SEAs are further prohibited from reducing funding for the 20% of LEAs in their state that have the highest percentage of economically disadvantaged students. These measures are all intended to help address the disproportionate economic impact coronavirus has had on low-income populations across the country.
3 Key EdTech Considerations for Schools Implementing ARP and Other Relief Funds
So with these restrictions in place, how should schools allot their funds? Here are a few key considerations as you make edtech purchasing decisions:
- What technology will you need to support your evolving K-12 learning environments?
If you’re re-opening in person for the first time, you’ll need to consider how social distancing might affect your technology (e.g. require you to purchase more devices or utilize screen broadcasting software). If you will use a hybrid learning environment for the foreseeable future, it’s important to also think about education continuity between on-campus and at-home experiences, cybersecurity, and device security — and ideally to make purchases that will still be useful beyond the pandemic.
Look for solutions that do double duty to support hybrid learning but can also be useful in the classroom to keep students organized, focused, and secure when they’re using digital devices.
- How will you manage your technology?
With more devices and more dispersed learning locations come new challenges in device management. Consider who will manage your students’ devices and apps (e.g. the teacher) and how to ensure that job doesn’t take up too much of their time.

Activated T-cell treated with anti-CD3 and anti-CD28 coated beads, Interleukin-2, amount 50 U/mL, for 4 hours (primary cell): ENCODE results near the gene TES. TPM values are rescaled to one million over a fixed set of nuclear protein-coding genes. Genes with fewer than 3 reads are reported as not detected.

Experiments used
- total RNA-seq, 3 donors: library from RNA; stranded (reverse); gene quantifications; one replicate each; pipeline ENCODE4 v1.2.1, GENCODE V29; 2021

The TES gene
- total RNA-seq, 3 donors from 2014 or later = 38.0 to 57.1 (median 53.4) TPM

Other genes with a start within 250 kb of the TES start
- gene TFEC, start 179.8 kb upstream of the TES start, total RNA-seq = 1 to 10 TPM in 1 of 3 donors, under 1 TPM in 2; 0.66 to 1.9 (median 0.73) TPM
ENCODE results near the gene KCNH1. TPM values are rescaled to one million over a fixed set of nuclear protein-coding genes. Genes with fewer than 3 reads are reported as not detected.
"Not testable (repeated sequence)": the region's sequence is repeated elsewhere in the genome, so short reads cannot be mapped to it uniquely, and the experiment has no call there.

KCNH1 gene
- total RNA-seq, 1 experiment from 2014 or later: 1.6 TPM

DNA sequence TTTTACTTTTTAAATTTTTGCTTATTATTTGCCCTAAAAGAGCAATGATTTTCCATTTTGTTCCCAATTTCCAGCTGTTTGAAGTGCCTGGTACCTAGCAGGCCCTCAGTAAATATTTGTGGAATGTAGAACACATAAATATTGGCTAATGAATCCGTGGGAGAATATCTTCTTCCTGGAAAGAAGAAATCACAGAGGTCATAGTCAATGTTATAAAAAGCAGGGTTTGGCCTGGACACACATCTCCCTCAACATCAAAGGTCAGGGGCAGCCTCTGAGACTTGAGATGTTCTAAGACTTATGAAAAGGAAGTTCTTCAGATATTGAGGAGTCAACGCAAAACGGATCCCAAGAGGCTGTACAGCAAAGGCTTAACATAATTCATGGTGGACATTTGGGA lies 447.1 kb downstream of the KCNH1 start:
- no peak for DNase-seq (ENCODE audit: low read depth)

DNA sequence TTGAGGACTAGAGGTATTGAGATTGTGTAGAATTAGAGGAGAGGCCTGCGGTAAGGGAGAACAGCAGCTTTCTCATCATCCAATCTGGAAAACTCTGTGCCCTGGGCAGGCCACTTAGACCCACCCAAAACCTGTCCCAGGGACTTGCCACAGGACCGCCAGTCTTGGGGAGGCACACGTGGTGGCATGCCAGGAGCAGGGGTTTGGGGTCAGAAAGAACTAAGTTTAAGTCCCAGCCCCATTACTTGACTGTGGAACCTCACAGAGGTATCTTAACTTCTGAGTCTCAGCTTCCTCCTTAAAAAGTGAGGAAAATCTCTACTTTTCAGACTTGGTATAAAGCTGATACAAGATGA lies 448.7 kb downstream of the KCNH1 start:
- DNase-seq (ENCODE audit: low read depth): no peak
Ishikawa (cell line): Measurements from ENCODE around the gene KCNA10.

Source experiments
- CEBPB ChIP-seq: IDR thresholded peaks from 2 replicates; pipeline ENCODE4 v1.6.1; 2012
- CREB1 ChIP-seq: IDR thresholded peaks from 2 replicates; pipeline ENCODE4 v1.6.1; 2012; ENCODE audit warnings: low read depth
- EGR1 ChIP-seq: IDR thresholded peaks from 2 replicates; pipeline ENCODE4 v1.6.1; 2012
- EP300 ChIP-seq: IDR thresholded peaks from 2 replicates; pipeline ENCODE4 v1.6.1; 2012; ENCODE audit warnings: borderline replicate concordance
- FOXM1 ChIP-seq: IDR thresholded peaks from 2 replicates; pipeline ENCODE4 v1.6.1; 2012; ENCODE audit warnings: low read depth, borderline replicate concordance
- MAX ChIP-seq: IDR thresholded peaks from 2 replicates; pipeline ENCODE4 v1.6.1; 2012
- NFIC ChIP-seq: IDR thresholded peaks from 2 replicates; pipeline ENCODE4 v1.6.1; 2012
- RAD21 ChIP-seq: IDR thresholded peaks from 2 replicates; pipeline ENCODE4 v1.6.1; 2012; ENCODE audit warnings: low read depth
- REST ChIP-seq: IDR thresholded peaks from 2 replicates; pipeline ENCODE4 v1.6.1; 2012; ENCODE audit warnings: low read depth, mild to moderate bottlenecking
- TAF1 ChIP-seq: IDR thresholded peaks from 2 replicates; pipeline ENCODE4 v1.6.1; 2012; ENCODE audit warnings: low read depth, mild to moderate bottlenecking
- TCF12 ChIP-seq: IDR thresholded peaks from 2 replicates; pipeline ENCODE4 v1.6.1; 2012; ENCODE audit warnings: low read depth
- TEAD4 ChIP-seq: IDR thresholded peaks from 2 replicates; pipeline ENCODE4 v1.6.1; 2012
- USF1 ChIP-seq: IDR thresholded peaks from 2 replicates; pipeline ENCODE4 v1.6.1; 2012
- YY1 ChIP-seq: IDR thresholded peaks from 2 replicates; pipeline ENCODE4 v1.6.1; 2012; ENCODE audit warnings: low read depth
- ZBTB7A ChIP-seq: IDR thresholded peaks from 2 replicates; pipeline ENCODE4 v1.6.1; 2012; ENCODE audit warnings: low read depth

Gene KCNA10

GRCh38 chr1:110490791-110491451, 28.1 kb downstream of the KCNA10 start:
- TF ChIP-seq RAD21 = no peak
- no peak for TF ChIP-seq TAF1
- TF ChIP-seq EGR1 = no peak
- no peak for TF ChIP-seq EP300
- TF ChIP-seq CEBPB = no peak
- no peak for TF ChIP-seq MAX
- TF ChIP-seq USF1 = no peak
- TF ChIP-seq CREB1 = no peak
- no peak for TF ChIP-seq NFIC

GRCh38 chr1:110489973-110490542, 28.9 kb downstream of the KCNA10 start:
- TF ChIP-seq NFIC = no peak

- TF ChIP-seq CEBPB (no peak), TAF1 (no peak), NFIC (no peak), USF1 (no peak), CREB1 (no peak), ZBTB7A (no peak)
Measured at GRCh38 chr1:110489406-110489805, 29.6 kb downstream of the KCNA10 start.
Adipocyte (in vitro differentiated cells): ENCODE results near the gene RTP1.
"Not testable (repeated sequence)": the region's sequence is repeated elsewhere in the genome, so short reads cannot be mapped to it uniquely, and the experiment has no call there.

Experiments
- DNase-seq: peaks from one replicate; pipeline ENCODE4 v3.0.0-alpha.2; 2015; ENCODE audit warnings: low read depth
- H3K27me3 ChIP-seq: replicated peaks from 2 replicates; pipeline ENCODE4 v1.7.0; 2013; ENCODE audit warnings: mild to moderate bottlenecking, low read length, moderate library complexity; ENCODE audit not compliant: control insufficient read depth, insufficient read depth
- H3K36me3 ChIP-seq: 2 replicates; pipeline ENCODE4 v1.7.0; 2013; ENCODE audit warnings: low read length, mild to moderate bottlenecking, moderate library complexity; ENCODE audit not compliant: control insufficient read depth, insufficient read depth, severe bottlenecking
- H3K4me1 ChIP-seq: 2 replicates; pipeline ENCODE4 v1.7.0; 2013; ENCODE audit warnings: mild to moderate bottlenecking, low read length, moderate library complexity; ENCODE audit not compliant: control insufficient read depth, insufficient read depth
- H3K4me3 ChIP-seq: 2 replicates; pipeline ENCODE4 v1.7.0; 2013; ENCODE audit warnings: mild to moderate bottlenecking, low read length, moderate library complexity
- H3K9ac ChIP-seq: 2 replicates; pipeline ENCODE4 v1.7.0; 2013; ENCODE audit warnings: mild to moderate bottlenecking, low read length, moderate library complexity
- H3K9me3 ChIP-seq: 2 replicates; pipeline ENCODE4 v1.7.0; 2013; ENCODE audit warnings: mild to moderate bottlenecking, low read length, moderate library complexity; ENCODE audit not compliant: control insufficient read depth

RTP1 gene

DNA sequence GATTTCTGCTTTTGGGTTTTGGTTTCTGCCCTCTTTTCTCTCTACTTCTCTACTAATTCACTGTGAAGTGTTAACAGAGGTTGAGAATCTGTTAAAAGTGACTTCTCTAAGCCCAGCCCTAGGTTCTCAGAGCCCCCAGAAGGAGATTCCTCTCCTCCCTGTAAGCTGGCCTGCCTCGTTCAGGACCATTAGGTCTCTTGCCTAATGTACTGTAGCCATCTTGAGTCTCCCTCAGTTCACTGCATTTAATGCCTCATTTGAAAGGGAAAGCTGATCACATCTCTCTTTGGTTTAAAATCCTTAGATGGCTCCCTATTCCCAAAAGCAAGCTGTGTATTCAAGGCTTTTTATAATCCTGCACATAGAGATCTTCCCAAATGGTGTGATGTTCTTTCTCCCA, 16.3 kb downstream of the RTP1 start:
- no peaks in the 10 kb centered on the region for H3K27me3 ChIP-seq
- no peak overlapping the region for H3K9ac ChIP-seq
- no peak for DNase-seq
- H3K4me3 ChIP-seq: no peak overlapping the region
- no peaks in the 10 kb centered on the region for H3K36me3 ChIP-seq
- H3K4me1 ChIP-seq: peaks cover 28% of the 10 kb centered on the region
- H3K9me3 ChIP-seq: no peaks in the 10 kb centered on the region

Choosing software and systems that are easy to update from a central dashboard (e.g. Chromebooks) will make management much less challenging.
- What additional resources do you need to address learning loss?
With 20% of funding going toward learning loss, it’s important to have a plan of attack for getting students back up to speed using evidence-based methods that are tailored to students’ individual needs.
Personalized learning is made much easier with the right software tools in place, including the capability for teachers to view students’ screens, interact with students discreetly as they work, and place students in collaborative groups. You can also aid student learning by using software suites that support the 4Cs (Communication, Creativity, Collaboration, and Critical Thinking) through creative lessons, such as Google Creativity apps.
Understanding Your State’s Funding
As with previous relief packages, funding will be distributed to schools through their state and local education agencies. To learn how much your state received, how much must go to LEAs, and how your state plans to use its discretionary 10%, visit this tracker (ARP funds are labeled as ESSER III).
If you’re a school leader with ideas on how the money should be spent in your district, get in touch with your LEA, superintendent, principal, or school board, or look for public forums being held in your area to ensure your voice is heard and your students’ needs are considered. And if you’re responsible for submitting an application for funds to your LEA or SEA, check out our 8 tips for grant writing.
Learn more about how Lenovo Education is committed to helping schools and districts tackle the challenges of safely reopening schools by offering education solutions that extend beyond the device to support education continuity.